NML Capital, a unit of billionaire Paul Singer’s hedge fund Elliott Management Corp., has started a probe into Argentina’s latest attempt to issue local-law bonds.
NML sent a letter to Deutsche Bank AG seeking information on the local debt sale planned for Tuesday and whether the bank is offering the bonds to investors outside the country, according to a person familiar with the matter who asked not to be identified because the information is private.
The hedge fund is trying to limit the nation’s ability to raise money offshore in an effort to pressure Argentina to comply with a court order that requires it to repay NML and other holders of defaulted bonds from 2001. A federal judge in New York said last month that Argentina can’t make payments on notes issued to global investors, even if those securities were sold under domestic law, until NML and other holdout creditors who sued for full repayment get the $1.7 billion they’re owed.
“Those contemplating participation in Argentina’s latest attempt at a global offer should understand that it appears to have all the hallmarks of external indebtedness that is covered by our pari passu rights,” Robert Cohen, an attorney for NML, said in a statement Tuesday. “We are closely scrutinizing this highly unusual transaction to determine what enforcement actions are appropriate.”
Stephen Spruiell, a spokesman for NML, and Kerrie McHugh, a spokeswoman for Deutsche Bank, had no immediate comment on the letter to the bank. A press official at the Argentine Economy Ministry declined to comment.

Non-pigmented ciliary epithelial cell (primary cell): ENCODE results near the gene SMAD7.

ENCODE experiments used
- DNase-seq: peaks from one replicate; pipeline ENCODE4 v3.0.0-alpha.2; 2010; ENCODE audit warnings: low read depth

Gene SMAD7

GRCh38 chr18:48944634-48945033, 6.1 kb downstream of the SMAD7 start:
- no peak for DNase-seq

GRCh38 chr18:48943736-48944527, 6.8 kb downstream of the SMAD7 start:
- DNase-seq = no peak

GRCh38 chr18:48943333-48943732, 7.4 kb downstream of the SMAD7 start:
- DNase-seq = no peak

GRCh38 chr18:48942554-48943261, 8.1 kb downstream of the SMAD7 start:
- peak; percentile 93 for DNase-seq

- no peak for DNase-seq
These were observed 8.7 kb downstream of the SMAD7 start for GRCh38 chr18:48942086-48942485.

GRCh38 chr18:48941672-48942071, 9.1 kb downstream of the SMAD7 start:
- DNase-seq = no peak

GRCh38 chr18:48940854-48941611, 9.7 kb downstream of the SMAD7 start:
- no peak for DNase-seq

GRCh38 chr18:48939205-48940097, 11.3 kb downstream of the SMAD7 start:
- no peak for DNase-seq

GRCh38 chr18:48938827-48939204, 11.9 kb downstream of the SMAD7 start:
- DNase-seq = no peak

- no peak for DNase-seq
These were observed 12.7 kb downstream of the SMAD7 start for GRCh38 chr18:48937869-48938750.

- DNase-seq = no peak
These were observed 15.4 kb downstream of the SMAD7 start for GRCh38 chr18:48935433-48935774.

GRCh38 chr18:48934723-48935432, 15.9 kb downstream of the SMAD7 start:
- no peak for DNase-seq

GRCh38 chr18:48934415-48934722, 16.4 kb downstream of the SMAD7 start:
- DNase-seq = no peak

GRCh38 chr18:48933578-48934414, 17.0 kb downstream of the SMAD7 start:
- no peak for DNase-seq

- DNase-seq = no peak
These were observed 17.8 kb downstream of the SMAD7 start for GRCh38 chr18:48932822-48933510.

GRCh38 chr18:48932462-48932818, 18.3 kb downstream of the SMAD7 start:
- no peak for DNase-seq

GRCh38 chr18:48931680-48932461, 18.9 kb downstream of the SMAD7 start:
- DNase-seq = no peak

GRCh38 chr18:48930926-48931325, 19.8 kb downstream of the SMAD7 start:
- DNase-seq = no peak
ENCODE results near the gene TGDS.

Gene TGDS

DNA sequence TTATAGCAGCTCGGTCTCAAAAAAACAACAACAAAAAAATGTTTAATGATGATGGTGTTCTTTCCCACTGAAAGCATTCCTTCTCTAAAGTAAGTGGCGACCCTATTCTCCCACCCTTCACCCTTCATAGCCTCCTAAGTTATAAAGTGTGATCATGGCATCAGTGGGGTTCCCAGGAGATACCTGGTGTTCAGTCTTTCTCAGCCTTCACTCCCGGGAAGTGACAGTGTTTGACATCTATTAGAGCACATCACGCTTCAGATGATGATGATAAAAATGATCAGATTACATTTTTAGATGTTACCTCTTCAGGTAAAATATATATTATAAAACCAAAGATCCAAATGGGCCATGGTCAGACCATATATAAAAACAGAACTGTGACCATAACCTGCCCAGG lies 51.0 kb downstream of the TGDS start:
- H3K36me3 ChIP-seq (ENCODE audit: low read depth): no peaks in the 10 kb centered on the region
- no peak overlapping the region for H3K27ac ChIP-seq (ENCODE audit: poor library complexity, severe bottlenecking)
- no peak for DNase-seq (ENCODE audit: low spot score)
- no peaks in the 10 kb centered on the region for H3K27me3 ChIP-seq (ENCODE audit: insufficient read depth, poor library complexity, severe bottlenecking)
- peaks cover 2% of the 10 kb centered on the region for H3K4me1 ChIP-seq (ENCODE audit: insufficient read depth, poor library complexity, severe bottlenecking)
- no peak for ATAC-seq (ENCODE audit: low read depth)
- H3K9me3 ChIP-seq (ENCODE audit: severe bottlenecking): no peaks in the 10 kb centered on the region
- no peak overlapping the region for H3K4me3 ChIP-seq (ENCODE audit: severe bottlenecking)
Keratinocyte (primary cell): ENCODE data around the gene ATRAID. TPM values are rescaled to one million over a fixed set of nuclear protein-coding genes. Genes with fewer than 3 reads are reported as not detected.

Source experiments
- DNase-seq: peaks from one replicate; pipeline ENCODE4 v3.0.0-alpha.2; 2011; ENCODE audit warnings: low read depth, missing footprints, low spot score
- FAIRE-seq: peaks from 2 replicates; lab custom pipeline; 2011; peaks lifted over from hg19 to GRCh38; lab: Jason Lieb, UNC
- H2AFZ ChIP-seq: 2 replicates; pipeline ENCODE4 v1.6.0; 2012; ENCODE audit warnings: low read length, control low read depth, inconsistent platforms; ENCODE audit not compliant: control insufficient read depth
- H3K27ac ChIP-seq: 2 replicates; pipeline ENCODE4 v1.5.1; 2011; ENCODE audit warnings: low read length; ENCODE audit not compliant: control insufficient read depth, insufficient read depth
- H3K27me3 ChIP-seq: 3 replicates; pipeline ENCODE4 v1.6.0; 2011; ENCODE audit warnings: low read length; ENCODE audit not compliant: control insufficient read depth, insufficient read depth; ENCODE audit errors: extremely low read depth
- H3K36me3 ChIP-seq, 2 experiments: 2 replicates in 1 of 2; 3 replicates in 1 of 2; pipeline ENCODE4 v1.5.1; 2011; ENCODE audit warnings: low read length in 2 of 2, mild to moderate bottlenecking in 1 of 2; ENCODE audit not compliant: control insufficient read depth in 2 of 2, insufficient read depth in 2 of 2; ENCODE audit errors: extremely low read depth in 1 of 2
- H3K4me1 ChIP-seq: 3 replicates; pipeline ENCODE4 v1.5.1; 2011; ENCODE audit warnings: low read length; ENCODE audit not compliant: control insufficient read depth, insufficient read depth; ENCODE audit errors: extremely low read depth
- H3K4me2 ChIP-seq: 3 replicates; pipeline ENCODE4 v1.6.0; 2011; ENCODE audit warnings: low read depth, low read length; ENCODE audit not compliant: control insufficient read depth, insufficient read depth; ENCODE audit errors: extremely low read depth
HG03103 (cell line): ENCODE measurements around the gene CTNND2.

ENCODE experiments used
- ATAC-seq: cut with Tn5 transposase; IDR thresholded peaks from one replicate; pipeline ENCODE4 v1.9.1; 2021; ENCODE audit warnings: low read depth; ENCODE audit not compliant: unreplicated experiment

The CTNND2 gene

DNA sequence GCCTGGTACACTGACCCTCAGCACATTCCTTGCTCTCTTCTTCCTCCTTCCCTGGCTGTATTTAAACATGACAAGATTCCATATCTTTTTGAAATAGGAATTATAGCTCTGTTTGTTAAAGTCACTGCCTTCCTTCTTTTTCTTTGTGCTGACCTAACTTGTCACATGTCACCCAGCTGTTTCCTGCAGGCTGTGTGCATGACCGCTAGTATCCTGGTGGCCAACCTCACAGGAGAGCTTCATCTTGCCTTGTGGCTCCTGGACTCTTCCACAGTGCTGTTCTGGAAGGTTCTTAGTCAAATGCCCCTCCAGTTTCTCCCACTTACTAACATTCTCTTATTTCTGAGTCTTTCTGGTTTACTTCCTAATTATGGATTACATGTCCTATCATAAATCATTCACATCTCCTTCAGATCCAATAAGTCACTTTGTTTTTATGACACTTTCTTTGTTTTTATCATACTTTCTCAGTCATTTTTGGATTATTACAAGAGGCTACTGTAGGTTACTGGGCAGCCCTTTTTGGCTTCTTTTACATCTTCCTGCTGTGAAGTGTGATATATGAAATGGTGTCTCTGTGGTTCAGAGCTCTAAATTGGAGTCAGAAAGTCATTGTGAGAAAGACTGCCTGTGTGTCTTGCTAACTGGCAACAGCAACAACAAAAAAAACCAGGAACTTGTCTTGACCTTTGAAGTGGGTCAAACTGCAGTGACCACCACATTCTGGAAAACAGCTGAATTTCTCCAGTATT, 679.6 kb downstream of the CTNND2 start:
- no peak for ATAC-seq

Argentina said it planned to auction Tuesday $500 million of local-law bonds due 2024, without using banks as intermediaries. Buyers must have accounts registered with the local securities regulator or express “timely interest” with parties that have such accounts, according to a statement announcing the sale.
Since June, the government of South America’s second-biggest economy has been blocked by U.S. courts from making payments on international bonds issued in two debt restructurings stemming from its 2001 default on $95 billion of debt. Last month, U.S. District Judge Thomas Griesa said that local-law securities that had been issued as part of a global exchange offering to investors around the world constitute external indebtedness and are subject to his previous rulings.
In February, NML thwarted a separate attempt by international banks to help raise money for Argentina. Deutsche Bank and JPMorgan Chase & Co. halted plans to issue more than $2 billion of the local-law bonds due 2024 after Griesa asked the banks to produce documents related to the sale, which had been marketed to non-U.S. investors.
The bar to prove that the securities auctioned today constitute foreign indebtedness “may be low,” according to Barclays Plc economist Sebastian Vargas.
NML may just need to show Griesa that the bonds were “offered abroad or that the authorities did not prevent international participants from taking part in the issue,” Vargas wrote in a report Tuesday.